The Bangko Sentral said inflation this year will go up to as high as 5.8 percent.
Since the value of money is determined by the law of supply and demand, the rapid increase in the supply of money relative to the supply of goods and services brings down the value of money. Prices rise. This is what economists call inflation.
We have seen how prices of goods and services went sky high when inflation rate hit 5.2 percent. I can imagine how much more difficult things will be when it hits 5.8 percent. Many Filipinos can hardly afford to put food on the table as it is.
The culprit is of course the government, for borrowing money from the central bank.
There are, of course, scapegoats. Politicians like to blame businessmen and call them greedy for increasing the prices of the goods and services they sell. There is also the convenient tax reform program, and even foreign developments like the rise in oil prices worldwide.
The real problem of high inflation rate is when it grows faster than the real growth of the economy. It is almost always the marginalized sector that suffers.
That’s why I am wary when I hear reports that the government will continue to borrow from the BSP and other sources to finance its projects.
When money supply grows faster than the economy does, it will be the poor who will suffer.
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There are two basic problems with that draft charter submitted by the consultative committee. The draft worries many people, including businessmen.
First, there is the proposed 18 federated states, which include provinces and regions that can hardly sustain themselves economically.
Second, the protectionist provisions remain. These will continue to deter foreign investments that in turn will create more jobs for Filipinos.
The group Foundation for Economic Freedom, composed of former government officials and members of the business community, said it was concerned with the following provisions:
Article 2, Section 21 of the draft states that the federal republic “shall develop an independent and competitive national economy actually and effectively controlled by Filipinos.”
It’s a warning to foreign investors that Filipinos would still want control of the economy.
There is also Article 15, Section 3—Filipinos will continue to retain ownership of companies while Section 4 requires 60-percent Filipino ownership of companies engaged in the exploitation of natural resources.
Section 12 of the same article strictly limits ownership and management of mass media companies to Filipino-owned firms. In the advertising industry, firms must be 70 percent Filipino owned.
Section 13 retains the 60-percent mandatory Filipino ownership for firms engaged in the operation of public utilities and the same is stated on Section 15 for educational institutions.
Now, read this and weep: Section 17 states that the federal republic shall regulate and exercise authority over foreign investments in accordance with its national goals and priorities and the general welfare of the people.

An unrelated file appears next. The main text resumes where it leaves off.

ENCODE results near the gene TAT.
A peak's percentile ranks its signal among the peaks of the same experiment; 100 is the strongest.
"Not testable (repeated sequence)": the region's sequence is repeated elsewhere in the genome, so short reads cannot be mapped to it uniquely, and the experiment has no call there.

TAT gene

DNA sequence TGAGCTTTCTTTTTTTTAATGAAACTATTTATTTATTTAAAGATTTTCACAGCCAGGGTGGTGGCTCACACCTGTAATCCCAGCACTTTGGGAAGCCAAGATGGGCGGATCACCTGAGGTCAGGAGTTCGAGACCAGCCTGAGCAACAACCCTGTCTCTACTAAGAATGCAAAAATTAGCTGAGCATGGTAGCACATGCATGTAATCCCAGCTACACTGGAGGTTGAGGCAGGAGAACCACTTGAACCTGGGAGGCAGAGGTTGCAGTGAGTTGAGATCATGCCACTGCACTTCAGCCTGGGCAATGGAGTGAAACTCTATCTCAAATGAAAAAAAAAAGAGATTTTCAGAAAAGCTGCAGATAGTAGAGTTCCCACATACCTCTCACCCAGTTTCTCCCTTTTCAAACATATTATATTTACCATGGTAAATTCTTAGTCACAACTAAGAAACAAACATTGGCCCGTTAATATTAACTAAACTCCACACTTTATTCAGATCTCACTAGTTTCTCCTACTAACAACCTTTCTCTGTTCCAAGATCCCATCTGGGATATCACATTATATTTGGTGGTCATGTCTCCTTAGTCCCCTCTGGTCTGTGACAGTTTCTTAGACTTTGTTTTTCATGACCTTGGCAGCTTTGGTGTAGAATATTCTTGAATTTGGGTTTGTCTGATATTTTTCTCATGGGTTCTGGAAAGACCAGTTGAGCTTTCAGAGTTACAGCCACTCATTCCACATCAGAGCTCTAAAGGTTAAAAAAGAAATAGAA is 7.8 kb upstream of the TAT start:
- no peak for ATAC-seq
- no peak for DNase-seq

The draft constitution retained the protectionist provisions of the 1987 Constitution and made one step further, especially in the case of exploitation and development of natural resources!
Mass media and advertising have become borderless.
My gulay, foreign investors may as well go to other countries!
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My memoirs—“Periodista—The Road Never Ends” will be launched middle of this month. The first 1,000 copies are being printed by Manila Times Publishing Co. of my dear friend, Dante Arevalo Ang. Dante is chairman emeritus of Manila Times and President Duterte’s special envoy for international public relations.
You may wonder—why is Manila Times publishing my book when I am chairman emeritus of the editorial board of Manila Standard, where I also write a column? It was Dante who convinced me to write my book. Out of delicadeza, I informed Manila Standard chairman Philip Romualdez and published Rollie Estabillo about it.
When Dante first brought up the idea of a book, I was hesitant. I knew publishing a book would entail a lot of money—money I don’t have.
My book is honest, readable, and was written straight from the heart.
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Malacañang wants to know: Who is the official of the Presidential Communications Operations Office who was the beneficiary of the P60-million contract of the Tulfos with the Tourism department? The lawyer of the Tulfos, Ferdinand Topacio, claimed this.
The lawyer said the money can no longer be returned because somebody at the PCOO has already benefited from it.
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Supreme Court Associate Justice Lucas Bersamin will be the next chief justice. He has been endorsed by no less than 10 of his colleagues. This means that the Supreme Court prefers an insider to succeed ousted Chief Justice Maria Lourdes Sereno.